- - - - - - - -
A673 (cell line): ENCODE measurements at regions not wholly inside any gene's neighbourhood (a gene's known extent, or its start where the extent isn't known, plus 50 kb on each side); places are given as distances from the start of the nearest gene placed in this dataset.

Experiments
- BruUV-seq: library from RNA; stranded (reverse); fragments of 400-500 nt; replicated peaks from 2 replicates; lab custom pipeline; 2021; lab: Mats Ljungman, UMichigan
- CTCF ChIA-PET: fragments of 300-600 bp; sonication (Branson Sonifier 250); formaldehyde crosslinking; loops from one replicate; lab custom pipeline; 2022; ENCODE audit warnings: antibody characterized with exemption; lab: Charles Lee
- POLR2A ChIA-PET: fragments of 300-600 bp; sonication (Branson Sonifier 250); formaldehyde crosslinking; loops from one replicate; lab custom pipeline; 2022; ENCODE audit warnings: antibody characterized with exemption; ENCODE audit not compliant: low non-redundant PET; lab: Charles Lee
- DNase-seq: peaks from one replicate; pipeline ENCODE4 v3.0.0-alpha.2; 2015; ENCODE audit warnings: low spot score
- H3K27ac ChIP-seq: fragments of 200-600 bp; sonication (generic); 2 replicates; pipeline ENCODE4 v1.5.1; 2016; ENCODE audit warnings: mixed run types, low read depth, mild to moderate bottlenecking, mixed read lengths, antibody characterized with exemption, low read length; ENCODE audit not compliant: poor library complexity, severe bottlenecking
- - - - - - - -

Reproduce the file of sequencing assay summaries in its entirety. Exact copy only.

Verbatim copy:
A673 (cell line): ENCODE measurements at regions not wholly inside any gene's neighbourhood (a gene's known extent, or its start where the extent isn't known, plus 50 kb on each side); places are given as distances from the start of the nearest gene placed in this dataset.

Experiments
- BruUV-seq: library from RNA; stranded (reverse); fragments of 400-500 nt; replicated peaks from 2 replicates; lab custom pipeline; 2021; lab: Mats Ljungman, UMichigan
- CTCF ChIA-PET: fragments of 300-600 bp; sonication (Branson Sonifier 250); formaldehyde crosslinking; loops from one replicate; lab custom pipeline; 2022; ENCODE audit warnings: antibody characterized with exemption; lab: Charles Lee
- POLR2A ChIA-PET: fragments of 300-600 bp; sonication (Branson Sonifier 250); formaldehyde crosslinking; loops from one replicate; lab custom pipeline; 2022; ENCODE audit warnings: antibody characterized with exemption; ENCODE audit not compliant: low non-redundant PET; lab: Charles Lee
- DNase-seq: peaks from one replicate; pipeline ENCODE4 v3.0.0-alpha.2; 2015; ENCODE audit warnings: low spot score
- H3K27ac ChIP-seq: fragments of 200-600 bp; sonication (generic); 2 replicates; pipeline ENCODE4 v1.5.1; 2016; ENCODE audit warnings: mixed run types, low read depth, mild to moderate bottlenecking, mixed read lengths, antibody characterized with exemption, low read length; ENCODE audit not compliant: poor library complexity, severe bottlenecking